Filmfest documentaries: challenging, inspiring
The documentaries at this year’s Aspen Filmfest are an eclectic mix of stories from places all over the globe.
Among them, there is a portrait of Sudanese refugees making their way to the United States after escaping the throes of civil war; a window into the world of Christian Evangelicals seen through the eyes of children at a camp in North Dakota; and an odyssey through the Rocky Mountain West exploring the impact of natural gas drilling on some 35 million acres of federal land.
Amidst this diversity, Filmfest executive director Laura Thielen says all the films ” the largest lineup of documentaries in the festival’s history ” share one thing: passion. The passion of resourceful filmmakers driven to capture their one-of-a-kind stories. The vibrant passion of the subjects in the films, among them a group of humanitarians who travel around the globe to war-torn regions, as well as the late champion of peace John Lennon.
Thielen expects all of the films she and her staff have selected to incite a passionate response from festival audiences.
“You want to open new doors for people,” she says. “As a film festival, it’s our responsibility to open those doors for you. Although sometimes you’ll wish we hadn’t opened them.”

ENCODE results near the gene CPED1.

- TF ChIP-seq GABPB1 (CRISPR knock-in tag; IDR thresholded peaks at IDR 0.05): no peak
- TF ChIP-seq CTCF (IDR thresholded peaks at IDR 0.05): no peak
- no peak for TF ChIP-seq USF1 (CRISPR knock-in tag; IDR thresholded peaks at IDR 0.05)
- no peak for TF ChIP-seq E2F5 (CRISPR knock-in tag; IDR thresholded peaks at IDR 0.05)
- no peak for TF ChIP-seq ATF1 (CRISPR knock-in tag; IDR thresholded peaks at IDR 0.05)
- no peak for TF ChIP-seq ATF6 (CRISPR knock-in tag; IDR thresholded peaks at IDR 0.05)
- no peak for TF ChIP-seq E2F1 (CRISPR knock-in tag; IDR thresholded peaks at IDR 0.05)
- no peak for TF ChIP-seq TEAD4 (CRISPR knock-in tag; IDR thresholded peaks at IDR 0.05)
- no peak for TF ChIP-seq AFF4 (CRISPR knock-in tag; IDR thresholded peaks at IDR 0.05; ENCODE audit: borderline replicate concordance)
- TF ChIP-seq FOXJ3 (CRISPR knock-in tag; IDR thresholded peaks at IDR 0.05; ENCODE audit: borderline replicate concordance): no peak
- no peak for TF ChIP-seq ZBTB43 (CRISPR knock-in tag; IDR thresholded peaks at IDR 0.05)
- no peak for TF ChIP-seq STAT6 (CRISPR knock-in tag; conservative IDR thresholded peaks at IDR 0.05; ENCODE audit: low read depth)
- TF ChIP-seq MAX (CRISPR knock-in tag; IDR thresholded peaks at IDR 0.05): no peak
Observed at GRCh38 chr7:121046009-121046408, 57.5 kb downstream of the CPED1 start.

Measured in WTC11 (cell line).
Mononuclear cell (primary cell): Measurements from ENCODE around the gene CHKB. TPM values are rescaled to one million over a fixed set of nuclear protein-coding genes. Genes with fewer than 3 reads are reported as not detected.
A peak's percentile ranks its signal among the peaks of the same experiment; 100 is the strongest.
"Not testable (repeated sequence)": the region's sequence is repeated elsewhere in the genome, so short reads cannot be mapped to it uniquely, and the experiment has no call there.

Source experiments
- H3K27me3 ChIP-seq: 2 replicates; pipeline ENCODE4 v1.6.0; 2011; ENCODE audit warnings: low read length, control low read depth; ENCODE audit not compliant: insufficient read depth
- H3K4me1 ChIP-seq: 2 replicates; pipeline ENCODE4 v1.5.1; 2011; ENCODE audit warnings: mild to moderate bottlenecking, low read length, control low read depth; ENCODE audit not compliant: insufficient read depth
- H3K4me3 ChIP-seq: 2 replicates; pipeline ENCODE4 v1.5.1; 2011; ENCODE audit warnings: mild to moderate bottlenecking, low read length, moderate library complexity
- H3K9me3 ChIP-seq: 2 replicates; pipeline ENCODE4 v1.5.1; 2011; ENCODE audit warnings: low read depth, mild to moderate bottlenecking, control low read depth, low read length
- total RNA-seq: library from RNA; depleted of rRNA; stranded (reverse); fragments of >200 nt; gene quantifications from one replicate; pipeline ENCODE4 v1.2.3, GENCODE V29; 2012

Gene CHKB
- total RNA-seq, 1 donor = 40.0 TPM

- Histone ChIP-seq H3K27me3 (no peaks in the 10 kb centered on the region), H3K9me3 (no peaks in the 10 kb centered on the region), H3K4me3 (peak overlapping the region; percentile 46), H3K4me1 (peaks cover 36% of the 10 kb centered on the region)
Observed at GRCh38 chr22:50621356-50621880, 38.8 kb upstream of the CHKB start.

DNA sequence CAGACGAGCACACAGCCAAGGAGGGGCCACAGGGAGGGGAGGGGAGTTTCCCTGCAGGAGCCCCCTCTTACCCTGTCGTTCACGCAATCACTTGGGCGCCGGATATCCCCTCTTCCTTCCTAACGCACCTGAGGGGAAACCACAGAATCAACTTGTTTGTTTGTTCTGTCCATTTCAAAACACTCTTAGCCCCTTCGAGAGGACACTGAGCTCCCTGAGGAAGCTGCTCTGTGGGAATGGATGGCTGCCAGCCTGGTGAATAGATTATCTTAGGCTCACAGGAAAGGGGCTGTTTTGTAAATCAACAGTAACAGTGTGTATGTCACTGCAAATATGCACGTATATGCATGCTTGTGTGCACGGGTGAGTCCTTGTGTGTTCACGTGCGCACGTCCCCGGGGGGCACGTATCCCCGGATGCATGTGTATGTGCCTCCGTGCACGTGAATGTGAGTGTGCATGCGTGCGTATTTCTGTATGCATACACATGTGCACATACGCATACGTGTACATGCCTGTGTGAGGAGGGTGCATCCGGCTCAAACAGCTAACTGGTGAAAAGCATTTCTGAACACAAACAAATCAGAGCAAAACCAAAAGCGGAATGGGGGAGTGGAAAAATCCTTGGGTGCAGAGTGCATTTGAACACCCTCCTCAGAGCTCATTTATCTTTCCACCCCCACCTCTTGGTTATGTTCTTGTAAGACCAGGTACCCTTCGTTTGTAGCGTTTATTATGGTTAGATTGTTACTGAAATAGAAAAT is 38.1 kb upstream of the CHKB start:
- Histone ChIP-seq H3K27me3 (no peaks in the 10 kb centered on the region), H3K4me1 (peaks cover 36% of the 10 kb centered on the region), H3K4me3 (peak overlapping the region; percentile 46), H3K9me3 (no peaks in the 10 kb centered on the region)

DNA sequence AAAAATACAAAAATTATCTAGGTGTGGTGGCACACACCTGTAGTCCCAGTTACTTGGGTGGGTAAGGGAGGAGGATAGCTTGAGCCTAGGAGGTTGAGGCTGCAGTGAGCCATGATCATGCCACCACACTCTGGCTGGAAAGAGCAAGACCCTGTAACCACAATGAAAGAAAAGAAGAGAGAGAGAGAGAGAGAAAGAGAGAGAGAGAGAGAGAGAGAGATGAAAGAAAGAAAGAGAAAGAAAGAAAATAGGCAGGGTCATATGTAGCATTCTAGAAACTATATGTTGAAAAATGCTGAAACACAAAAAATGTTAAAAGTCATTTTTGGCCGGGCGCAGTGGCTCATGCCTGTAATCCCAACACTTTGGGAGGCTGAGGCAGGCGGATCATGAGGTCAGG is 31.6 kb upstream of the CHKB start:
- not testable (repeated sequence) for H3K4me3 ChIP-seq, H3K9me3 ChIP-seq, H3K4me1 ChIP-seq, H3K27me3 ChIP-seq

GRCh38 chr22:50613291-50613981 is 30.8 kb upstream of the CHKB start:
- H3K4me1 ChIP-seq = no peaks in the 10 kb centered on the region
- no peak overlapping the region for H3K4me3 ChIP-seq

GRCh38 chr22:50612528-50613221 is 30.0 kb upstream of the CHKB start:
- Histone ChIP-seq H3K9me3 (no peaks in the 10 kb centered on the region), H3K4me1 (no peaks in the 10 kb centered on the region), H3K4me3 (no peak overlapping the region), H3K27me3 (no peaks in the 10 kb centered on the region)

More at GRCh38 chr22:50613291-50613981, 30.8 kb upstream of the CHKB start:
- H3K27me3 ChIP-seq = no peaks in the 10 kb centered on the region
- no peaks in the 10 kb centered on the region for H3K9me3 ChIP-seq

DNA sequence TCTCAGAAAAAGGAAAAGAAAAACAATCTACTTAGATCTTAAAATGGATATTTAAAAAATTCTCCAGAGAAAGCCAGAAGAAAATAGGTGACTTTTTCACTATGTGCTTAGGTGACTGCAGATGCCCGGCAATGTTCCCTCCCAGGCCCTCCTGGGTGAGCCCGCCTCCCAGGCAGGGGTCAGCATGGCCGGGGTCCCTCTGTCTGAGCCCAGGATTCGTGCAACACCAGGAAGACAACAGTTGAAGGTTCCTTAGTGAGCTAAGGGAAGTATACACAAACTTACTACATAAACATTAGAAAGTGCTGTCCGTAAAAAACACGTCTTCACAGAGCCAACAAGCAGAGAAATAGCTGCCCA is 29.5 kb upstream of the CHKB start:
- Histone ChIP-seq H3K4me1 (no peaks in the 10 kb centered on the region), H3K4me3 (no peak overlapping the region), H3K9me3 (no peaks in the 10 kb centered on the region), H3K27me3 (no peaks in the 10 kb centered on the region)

Basalt resident Mark Harvey exemplifies the type of passion needed for documentary filmmaking.
Appalled by the sweeping changes that are taking place in the Rocky Mountain West as a result of the large-scale natural gas drilling endorsed by the current Presidential administration, Harvey set out to make “A Land Out of Time” ” a film he hopes riles people up to fight.
To research his film Harvey talked with energy experts and federal employees and delved into thousands of federal documents. The heart of the movie, however, rests in the interviews he did with ranchers, hunters and environmentalists ” all people who cherish the land, and whose lives are being drastically affected by the drilling.
The motivation was never about money, Harvey says. He raised all of the financing for the hour-long film through private donors, and if it doesn’t get picked up by a distributor, Harvey plans to try to distribute it himself on a grassroots level.
“I think its purpose is to show people what’s happening, and to show them that Westerners are fighting this, that they’re not falling down,” says Harvey, a former National Outdoor Book Award winner. “Americans have never taken any great injustice lying down. People love the West. This heritage that we have very much defines us. If you drill these hundreds of rigs and wells just pell mell all across the land, then it’s going to be forever transformed, rendered into something else. … I want to show people that they still have a chance to do something.”
While Harvey’s film doesn’t have a distributor as yet, Thielen says a number of the documentaries at this year’s festival do, like “God Grew Tired of Us,” which won the Grand Jury Award and Audience Award in the documentary competition at the Sundance Film Festival in January.